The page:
“It is a pity,” said Harris, “that the pears are still so hard.”

He grieved about this for a while, but later on came across some remarkably fine yellow plums and these consoled him somewhat.

“I suppose we are still a bit too far north for pineapples,” said George. “I feel I could just enjoy a fresh pineapple. This commonplace fruit palls upon one after a while.”

“Too much bush fruit and not enough tree, is the fault I find,” said Harris. “Myself, I should have liked a few more greengages.”

“Here is a man coming up the hill,” I observed, “who looks like a native. Maybe, he will know where we can find some more greengages.”

“He walks well for an old chap,” remarked Harris.

He certainly was climbing the hill at a remarkable pace. Also, so far as we were able to judge at that distance, he appeared to be in a remarkably cheerful mood, singing and shouting at the top of his voice, gesticulating, and waving his arms.

“What a merry old soul it is,” said Harris; “it does one good to watch him. But why does he carry his stick over his shoulder? Why doesn’t he use it to help him up the hill?”

“Do you know, I don’t think it is a stick,” said George.

“What can it be, then?” asked Harris.

“Well, it looks to me,” said George, “more like a gun.”

“You don’t think we can have made a mistake?” suggested Harris. “You don’t think this can be anything in the nature of a private orchard?”

I said: “Do you remember the sad thing that happened in the South of France some two years ago? A soldier picked some cherries as he passed a house, and the French peasant to whom the cherries belonged came out, and without a word of warning shot him dead.”

“But surely you are not allowed to shoot a man dead for picking fruit, even in France?” said George.

“Of course not,” I answered. “It was quite illegal. The only excuse offered by his counsel was that he was of a highly excitable disposition, and especially keen about these particular cherries.”

“I recollect something about the case,” said Harris, “now you mention it. I believe the district in which it happened—the ‘Commune,’ as I think it is called—had to pay heavy compensation to the relatives of the deceased soldier; which was only fair.”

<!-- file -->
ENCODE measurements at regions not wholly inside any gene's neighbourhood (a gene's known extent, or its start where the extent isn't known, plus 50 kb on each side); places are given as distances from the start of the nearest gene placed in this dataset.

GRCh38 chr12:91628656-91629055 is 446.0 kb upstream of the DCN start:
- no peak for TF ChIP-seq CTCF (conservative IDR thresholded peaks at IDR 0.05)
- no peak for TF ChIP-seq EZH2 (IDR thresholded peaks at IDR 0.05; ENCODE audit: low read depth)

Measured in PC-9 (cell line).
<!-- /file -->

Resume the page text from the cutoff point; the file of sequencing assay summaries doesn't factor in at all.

George said: “I am tired of this place. Besides, it’s getting late.”

Harris said: “If he goes at that rate he will fall and hurt himself. Besides, I don’t believe he knows the way.”

I felt lonesome up there all by myself, with nobody to speak to. Besides, not since I was a boy, I reflected, had I enjoyed a run down a really steep hill. I thought I would see if I could revive the sensation. It is a jerky exercise, but good, I should say, for the liver.

We slept that night at Barr, a pleasant little town on the way to St. Ottilienberg, an interesting old convent among the mountains, where you are waited upon by real nuns, and your bill made out by a priest. At Barr, just before supper a tourist entered. He looked English, but spoke a language the like of which I have never heard before. Yet it was an elegant and fine-sounding language. The landlord stared at him blankly; the landlady shook her head. He sighed, and tried another, which somehow recalled to me forgotten memories, though, at the time, I could not fix it. But again nobody understood him.

“This is damnable,” he said aloud to himself.

“Ah, you are English!” exclaimed the landlord, brightening up.

“And Monsieur looks tired,” added the bright little landlady. “Monsieur will have supper.”

They both spoke English excellently, nearly as well as they spoke French and German; and they bustled about and made him comfortable. At supper he sat next to me, and I talked to him.

“Tell me,” I said—I was curious on the subject—“what language was it you spoke when you first came in?”

“German,” he explained.

“Oh,” I replied, “I beg your pardon.”

“You did not understand it?” he continued.

“It must have been my fault,” I answered; “my knowledge is extremely limited. One picks up a little here and there as one goes about, but of course that is a different thing.”